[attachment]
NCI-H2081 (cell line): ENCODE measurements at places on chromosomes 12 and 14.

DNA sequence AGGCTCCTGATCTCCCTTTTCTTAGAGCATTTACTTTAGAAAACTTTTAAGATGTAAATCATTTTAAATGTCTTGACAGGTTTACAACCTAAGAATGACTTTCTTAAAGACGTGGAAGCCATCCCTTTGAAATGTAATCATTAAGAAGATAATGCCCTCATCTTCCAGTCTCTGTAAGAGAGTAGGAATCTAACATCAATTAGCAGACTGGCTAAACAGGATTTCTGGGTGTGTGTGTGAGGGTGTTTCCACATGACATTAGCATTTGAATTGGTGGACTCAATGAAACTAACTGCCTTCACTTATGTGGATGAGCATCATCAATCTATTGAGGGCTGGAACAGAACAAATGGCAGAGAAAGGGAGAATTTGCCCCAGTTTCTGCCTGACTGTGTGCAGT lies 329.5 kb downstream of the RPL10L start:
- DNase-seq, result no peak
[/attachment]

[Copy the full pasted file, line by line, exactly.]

NCI-H2081 (cell line): ENCODE measurements at places on chromosomes 12 and 14.

DNA sequence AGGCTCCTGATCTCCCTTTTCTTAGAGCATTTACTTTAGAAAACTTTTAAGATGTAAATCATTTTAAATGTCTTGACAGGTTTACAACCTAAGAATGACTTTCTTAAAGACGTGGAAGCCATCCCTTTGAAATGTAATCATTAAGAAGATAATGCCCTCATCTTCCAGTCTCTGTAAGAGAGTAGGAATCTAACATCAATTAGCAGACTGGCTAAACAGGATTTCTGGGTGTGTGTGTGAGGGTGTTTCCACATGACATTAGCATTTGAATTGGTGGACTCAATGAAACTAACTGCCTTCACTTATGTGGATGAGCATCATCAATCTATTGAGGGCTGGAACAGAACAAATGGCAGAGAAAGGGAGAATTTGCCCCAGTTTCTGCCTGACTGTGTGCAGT lies 329.5 kb downstream of the RPL10L start:
- DNase-seq, result no peak